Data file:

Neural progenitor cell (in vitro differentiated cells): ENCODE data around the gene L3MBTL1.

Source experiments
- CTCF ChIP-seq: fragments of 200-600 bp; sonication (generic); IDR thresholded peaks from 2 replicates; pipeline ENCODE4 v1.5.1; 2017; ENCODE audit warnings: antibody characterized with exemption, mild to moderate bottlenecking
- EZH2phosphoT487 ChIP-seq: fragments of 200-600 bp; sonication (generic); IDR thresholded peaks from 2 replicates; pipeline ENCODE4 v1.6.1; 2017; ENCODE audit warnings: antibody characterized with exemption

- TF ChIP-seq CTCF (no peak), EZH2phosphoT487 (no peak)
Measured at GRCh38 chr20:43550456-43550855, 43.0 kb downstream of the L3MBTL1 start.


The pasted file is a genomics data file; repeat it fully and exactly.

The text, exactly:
Neural progenitor cell (in vitro differentiated cells): ENCODE data around the gene L3MBTL1.

Source experiments
- CTCF ChIP-seq: fragments of 200-600 bp; sonication (generic); IDR thresholded peaks from 2 replicates; pipeline ENCODE4 v1.5.1; 2017; ENCODE audit warnings: antibody characterized with exemption, mild to moderate bottlenecking
- EZH2phosphoT487 ChIP-seq: fragments of 200-600 bp; sonication (generic); IDR thresholded peaks from 2 replicates; pipeline ENCODE4 v1.6.1; 2017; ENCODE audit warnings: antibody characterized with exemption

- TF ChIP-seq CTCF (no peak), EZH2phosphoT487 (no peak)
Measured at GRCh38 chr20:43550456-43550855, 43.0 kb downstream of the L3MBTL1 start.